"Balance your investments with hybrid funds"

What is Hybrid Funds?

Hybrid funds invest in both debt and equity instruments to achieve diversification and avoid the concentration risk. A perfect blend of the two offers higher returns than a regular debt fund while not being as risky as equity funds. The choice of a hybrid fund depends on your risk preferences and investment objective.

  • Types of Hybrid Funds

Hybrid funds are further classified based on their asset allocation. Some hybrid funds have a higher equity allocation, while others allocate more towards debt. Let’s have a look in detail:

  • Equity-oriented hybrid funds

If the fund manager invests more than 65% of the fund’s assets in equity and the rest in debt and money market instruments, then it’s called an equity-oriented fund. The equity component of the fund comprises of equity shares of companies across industries such as FMCG, finance, healthcare, real estate, automobile, and so on.

  • Debt-oriented balanced funds

A hybrid fund is termed as a debt-oriented fund if the fund manager allocates more than 65% towards debt instruments. The debt component of the fund constitutes the investment in fixed-income havens such as government securities, debentures, bonds, treasury bills, and so on. For the sake of liquidity, some part of the fund would also be invested in cash and cash equivalents.

  • Monthly Income Plans

These are hybrid funds that invest predominantly in debt instruments. A monthly income plan (MIP) would generally have 15-20% exposure to equities. This would allow it to generate higher returns than regular debt funds. MIPs provide regular income to the investor in the form of dividends. Investors can choose the frequency of dividends pay-out; it can be monthly, quarterly, half-yearly, or annually.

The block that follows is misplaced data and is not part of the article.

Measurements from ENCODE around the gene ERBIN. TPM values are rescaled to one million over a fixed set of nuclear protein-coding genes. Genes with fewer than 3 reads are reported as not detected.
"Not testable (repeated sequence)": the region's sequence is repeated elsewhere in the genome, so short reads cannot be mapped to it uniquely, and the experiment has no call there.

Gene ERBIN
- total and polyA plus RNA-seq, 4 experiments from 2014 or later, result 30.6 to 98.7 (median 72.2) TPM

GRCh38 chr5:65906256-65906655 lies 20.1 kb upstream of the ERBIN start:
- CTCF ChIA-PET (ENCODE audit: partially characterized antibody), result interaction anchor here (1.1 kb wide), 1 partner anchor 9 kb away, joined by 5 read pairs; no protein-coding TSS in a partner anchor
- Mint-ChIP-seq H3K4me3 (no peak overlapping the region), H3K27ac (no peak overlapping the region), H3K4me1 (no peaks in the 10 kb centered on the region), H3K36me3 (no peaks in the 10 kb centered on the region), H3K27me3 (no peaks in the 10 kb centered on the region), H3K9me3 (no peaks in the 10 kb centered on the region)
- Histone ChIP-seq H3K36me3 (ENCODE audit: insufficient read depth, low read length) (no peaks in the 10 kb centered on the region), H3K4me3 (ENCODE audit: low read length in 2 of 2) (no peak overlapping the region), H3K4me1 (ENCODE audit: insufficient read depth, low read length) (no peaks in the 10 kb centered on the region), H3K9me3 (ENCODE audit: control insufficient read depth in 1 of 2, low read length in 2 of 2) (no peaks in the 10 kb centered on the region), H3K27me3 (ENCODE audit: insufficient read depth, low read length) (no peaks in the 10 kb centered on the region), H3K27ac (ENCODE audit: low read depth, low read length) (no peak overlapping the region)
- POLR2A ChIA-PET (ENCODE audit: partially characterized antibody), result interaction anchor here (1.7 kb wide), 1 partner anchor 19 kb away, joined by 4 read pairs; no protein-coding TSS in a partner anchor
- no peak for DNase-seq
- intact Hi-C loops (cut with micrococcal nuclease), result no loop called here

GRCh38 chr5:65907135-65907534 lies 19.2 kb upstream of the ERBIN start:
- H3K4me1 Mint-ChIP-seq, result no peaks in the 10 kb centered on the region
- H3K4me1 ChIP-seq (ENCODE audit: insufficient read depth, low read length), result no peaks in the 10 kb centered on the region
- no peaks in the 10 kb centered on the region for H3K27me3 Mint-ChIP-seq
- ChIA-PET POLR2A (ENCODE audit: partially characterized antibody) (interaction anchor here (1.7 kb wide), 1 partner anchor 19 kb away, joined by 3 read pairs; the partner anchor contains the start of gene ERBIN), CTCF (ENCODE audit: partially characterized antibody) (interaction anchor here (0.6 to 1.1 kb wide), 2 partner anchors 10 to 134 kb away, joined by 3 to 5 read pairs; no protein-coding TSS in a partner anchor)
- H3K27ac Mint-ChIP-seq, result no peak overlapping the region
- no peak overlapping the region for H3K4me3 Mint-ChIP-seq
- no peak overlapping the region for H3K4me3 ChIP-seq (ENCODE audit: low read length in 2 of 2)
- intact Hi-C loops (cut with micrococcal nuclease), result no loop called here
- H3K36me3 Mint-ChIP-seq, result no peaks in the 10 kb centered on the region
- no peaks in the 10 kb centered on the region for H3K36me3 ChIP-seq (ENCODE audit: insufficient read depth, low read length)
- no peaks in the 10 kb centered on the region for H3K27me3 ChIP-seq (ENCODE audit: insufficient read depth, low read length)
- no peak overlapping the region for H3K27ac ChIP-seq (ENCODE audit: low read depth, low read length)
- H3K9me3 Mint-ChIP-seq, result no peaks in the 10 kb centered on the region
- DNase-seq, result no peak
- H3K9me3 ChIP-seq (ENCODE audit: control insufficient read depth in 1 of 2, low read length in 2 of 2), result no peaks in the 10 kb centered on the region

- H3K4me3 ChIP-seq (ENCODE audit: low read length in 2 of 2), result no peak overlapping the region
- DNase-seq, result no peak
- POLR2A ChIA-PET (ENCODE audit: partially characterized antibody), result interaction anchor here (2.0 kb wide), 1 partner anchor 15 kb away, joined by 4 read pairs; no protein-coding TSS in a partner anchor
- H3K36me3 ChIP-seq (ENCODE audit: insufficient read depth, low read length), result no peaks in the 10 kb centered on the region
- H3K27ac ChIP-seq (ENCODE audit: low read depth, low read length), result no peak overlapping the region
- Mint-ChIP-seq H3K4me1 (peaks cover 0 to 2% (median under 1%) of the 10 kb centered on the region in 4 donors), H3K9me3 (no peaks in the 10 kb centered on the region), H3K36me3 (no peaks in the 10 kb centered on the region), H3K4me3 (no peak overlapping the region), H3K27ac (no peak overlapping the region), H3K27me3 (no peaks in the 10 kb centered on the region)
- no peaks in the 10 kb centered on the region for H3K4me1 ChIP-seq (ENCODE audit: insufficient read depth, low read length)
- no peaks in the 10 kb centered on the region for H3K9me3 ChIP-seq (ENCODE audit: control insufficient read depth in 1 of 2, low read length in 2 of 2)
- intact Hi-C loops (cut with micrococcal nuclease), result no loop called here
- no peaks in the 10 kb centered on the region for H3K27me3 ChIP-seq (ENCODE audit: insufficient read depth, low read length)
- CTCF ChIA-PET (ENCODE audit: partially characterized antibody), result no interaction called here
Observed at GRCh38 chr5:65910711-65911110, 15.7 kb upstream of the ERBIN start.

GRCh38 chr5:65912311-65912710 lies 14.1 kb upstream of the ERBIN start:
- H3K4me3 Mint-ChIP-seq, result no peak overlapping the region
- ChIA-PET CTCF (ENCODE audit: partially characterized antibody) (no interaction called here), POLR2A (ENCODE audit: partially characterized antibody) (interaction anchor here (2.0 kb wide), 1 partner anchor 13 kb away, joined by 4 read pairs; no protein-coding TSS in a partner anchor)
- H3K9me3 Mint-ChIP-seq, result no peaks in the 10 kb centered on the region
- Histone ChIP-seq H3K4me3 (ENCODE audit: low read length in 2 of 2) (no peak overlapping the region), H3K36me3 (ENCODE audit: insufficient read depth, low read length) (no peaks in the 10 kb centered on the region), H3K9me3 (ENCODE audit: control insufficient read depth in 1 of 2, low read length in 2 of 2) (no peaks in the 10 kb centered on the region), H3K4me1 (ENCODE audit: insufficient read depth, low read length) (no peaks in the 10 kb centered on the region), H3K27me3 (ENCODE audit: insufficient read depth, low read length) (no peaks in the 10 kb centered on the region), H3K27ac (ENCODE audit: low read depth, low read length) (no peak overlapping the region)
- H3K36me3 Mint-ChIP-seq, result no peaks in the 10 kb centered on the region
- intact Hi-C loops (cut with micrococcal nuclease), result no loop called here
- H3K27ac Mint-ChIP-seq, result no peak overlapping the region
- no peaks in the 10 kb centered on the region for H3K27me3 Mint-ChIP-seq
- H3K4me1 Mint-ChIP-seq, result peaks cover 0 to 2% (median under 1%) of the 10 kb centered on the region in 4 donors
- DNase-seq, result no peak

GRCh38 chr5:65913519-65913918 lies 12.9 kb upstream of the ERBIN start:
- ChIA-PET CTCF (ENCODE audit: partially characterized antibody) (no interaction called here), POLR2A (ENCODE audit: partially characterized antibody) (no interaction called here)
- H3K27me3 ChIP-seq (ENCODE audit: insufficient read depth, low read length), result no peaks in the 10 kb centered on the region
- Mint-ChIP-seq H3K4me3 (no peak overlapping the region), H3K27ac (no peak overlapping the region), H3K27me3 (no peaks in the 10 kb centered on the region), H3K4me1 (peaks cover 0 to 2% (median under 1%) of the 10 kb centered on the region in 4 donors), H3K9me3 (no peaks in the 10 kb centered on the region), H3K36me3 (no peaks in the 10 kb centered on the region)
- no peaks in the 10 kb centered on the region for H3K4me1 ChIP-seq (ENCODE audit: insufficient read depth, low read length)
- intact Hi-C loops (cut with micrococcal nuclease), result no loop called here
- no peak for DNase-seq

MIPs also come with the growth option they let the investments grow in the fund’s corpus. Hence, an MIP is not a small monthly income investment. Do not let the name mislead you. They are hybrid funds that invest mostly in debt and some amount of equities.

  • Arbitrage Funds

An arbitrage fund manager tries to maximise returns by buying the stock at a lower price in one market. He then sells it at a higher price in another market.

However, arbitrage opportunities are not always available quickly. In the absence of arbitrage opportunities, these funds might stick to debt instruments or cash. By design, arbitrage funds are relatively safer, like most debt funds. But its long-term capital gains are taxable like that of any equity fund.

Thinks that Investor should Consider

  • Risk factor

It would not be wise to assume hybrid funds to be completely risk-free. Any instrument which invests in equity markets will have some risk. It might be less risky than pure equity funds, but you need to exercise caution and portfolio rebalancing regularly.

  • Return

Hybrid funds don’t offer guaranteed returns. The performance of underlying securities affects the Net Asset Value (NAV) of these funds. So, it may fluctuate due to market movements. Moreover, these might not declare dividends during market downturns.

  • Cost

Hybrid funds would charge a fee for managing your portfolio, which is known as the expense ratio. Before investing in a hybrid fund, ensure it has a low expense ratio than other competing funds, and this translates into higher take-home returns for the investor.

  • Investment Horizon

Hybrid funds may be ideal for a medium-term investment horizon, say five years. If you want to earn a risk-free rate of return, you may go for arbitrage funds. They bet on price differentials of securities in different markets.

  • Financial Goals

You can meet intermediate financial goals like buying a car or funding higher education with hybrid funds. Retirees too invest in balanced funds and go for a dividend option to supplement their post-retirement income.

  • Tax on Gains

The equity component of hybrid funds is taxed like equity funds. Long-term capital gains over Rs.1 lakh on equity component are taxed at the rate of 10%. Short-term capital gains (STCG) on equity component are taxed at the rate of 15%.

The debt component of hybrid funds is taxable as any other debt fund. You must add these gains to your income and taxed as per your income slab. LTCG from debt component is taxable at 20% after indexation and 10% without the benefit of indexation.